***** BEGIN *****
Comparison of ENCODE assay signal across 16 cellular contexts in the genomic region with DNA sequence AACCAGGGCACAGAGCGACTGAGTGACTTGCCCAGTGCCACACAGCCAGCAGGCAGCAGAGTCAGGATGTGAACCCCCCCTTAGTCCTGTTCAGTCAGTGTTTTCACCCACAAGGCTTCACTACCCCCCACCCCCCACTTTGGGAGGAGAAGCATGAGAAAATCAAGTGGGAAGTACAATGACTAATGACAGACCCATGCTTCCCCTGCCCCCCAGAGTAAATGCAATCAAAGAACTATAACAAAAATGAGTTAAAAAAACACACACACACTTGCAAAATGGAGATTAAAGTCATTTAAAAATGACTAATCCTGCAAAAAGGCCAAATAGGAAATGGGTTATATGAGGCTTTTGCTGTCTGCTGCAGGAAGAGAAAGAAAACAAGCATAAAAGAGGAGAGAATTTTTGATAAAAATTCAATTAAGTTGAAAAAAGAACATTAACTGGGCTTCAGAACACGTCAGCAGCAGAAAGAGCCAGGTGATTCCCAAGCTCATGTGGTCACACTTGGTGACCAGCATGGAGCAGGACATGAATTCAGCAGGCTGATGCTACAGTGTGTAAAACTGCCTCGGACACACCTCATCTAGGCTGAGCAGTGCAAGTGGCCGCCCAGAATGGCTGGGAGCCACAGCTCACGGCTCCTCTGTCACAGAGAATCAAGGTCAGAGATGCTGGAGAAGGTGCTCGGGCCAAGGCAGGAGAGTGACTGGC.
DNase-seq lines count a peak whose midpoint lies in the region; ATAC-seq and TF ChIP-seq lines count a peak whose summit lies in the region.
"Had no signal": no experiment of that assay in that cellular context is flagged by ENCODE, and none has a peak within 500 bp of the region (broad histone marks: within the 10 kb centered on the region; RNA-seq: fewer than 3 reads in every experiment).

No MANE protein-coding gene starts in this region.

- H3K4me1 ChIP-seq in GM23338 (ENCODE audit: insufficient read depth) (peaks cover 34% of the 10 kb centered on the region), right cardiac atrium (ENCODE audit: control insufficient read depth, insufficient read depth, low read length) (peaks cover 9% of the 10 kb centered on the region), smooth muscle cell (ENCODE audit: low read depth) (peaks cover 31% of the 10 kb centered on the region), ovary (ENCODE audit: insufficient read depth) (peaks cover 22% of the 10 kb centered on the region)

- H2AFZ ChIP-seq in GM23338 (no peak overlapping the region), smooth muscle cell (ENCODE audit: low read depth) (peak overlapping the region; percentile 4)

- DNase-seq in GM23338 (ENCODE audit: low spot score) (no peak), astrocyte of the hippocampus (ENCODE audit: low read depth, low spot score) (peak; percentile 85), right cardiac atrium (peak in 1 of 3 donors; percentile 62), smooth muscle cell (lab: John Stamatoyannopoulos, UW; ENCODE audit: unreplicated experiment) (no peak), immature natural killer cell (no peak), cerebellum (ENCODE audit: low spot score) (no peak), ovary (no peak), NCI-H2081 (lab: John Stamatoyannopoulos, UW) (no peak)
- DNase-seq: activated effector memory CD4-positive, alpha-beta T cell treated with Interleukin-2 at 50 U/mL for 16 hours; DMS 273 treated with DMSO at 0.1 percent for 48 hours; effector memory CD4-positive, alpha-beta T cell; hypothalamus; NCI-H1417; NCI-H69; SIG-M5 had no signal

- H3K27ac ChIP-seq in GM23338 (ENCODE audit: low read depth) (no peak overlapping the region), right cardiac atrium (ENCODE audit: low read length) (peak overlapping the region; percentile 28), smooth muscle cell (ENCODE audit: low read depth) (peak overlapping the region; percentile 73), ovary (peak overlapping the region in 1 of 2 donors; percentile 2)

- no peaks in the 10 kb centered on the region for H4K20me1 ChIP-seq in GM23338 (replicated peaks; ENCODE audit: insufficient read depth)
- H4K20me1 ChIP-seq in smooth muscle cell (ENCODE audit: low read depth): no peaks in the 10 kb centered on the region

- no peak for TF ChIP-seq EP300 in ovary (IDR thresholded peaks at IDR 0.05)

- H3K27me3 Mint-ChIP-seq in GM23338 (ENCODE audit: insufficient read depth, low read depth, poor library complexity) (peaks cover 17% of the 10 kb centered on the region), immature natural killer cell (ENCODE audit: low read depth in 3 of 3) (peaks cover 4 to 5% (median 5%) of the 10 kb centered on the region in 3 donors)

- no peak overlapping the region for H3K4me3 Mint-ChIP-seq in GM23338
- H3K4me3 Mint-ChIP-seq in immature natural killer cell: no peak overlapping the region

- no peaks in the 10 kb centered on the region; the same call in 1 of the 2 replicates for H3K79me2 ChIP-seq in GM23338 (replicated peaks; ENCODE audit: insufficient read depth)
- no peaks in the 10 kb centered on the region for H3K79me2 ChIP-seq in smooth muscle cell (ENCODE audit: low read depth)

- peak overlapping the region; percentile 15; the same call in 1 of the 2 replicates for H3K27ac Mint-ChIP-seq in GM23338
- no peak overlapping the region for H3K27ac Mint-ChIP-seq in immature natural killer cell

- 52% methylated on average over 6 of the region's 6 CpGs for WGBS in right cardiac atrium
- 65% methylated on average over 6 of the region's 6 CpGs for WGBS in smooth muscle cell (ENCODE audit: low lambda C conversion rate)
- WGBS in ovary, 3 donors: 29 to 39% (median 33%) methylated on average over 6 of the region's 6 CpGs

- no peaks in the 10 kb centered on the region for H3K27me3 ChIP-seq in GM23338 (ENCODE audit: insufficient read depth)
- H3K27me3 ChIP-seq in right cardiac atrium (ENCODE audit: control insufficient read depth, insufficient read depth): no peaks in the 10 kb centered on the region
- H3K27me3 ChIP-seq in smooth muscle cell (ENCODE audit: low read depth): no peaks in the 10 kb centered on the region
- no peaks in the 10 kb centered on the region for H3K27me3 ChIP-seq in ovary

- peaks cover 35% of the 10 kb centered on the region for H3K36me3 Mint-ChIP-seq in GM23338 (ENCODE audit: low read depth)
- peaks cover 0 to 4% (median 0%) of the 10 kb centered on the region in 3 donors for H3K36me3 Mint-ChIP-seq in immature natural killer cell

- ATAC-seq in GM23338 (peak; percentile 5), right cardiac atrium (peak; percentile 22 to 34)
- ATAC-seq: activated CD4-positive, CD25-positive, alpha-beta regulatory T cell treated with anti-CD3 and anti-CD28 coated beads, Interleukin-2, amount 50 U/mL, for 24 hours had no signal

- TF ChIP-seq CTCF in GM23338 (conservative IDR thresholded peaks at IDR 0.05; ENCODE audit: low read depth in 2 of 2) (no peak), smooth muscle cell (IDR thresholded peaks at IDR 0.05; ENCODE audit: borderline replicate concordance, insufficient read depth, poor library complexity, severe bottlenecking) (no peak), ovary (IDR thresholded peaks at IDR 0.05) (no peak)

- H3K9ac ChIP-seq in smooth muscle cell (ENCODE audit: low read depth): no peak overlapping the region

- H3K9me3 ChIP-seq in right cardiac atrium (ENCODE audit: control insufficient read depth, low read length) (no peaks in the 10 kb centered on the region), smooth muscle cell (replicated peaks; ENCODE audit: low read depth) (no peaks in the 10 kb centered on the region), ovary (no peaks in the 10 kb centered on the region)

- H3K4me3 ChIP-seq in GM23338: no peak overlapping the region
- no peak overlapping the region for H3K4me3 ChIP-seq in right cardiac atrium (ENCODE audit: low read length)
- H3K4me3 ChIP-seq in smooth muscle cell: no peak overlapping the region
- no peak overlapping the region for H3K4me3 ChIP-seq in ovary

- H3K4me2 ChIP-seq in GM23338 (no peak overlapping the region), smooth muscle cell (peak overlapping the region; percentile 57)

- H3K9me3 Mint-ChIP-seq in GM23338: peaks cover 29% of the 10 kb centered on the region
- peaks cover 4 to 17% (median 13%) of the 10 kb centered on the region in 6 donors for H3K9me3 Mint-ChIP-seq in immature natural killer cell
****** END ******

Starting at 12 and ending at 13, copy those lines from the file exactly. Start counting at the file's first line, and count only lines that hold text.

- no peak for TF ChIP-seq EP300 in ovary (IDR thresholded peaks at IDR 0.05)

- H3K27me3 Mint-ChIP-seq in GM23338 (ENCODE audit: insufficient read depth, low read depth, poor library complexity) (peaks cover 17% of the 10 kb centered on the region), immature natural killer cell (ENCODE audit: low read depth in 3 of 3) (peaks cover 4 to 5% (median 5%) of the 10 kb centered on the region in 3 donors)